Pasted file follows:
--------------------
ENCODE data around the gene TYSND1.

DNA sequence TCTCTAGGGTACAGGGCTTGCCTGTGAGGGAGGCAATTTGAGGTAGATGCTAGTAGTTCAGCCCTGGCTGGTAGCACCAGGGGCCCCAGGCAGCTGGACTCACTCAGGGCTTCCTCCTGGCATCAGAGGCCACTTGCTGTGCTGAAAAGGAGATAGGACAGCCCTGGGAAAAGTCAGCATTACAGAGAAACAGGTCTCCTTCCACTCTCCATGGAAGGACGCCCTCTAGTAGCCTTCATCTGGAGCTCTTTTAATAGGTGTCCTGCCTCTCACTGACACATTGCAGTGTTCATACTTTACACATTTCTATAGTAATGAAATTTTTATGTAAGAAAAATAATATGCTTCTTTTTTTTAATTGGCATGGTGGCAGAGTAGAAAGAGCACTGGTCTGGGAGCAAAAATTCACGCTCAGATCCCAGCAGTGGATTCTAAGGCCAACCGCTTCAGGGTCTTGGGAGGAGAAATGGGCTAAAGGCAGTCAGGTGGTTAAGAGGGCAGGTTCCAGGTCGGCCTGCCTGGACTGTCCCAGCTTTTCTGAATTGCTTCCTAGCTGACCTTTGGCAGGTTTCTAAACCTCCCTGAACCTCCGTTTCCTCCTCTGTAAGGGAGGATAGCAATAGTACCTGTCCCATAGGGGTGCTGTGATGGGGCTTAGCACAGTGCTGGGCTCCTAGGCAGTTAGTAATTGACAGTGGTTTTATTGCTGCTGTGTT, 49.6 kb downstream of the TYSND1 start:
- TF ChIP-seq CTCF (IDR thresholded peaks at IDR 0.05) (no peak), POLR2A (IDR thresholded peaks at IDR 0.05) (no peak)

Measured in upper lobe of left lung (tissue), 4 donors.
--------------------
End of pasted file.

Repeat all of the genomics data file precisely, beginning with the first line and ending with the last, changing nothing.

ENCODE data around the gene TYSND1.

DNA sequence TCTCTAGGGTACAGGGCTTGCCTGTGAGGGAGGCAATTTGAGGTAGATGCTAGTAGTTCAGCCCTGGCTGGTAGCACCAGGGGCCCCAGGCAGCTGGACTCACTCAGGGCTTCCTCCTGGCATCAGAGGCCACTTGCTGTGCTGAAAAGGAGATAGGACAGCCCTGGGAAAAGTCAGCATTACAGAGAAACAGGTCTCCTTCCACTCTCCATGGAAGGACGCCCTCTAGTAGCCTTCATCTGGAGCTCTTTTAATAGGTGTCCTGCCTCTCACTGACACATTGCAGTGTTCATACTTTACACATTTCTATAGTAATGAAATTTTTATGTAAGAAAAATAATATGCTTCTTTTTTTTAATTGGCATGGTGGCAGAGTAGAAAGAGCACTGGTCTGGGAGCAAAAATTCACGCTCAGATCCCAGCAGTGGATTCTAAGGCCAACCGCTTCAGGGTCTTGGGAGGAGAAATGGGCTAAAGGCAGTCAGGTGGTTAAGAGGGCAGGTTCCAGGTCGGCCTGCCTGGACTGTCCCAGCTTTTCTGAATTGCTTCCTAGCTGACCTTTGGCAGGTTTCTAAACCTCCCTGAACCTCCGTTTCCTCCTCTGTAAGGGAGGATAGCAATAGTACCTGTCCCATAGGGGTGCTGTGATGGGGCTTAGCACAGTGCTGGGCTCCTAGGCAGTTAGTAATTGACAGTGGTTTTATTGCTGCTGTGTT, 49.6 kb downstream of the TYSND1 start:
- TF ChIP-seq CTCF (IDR thresholded peaks at IDR 0.05) (no peak), POLR2A (IDR thresholded peaks at IDR 0.05) (no peak)

Measured in upper lobe of left lung (tissue), 4 donors.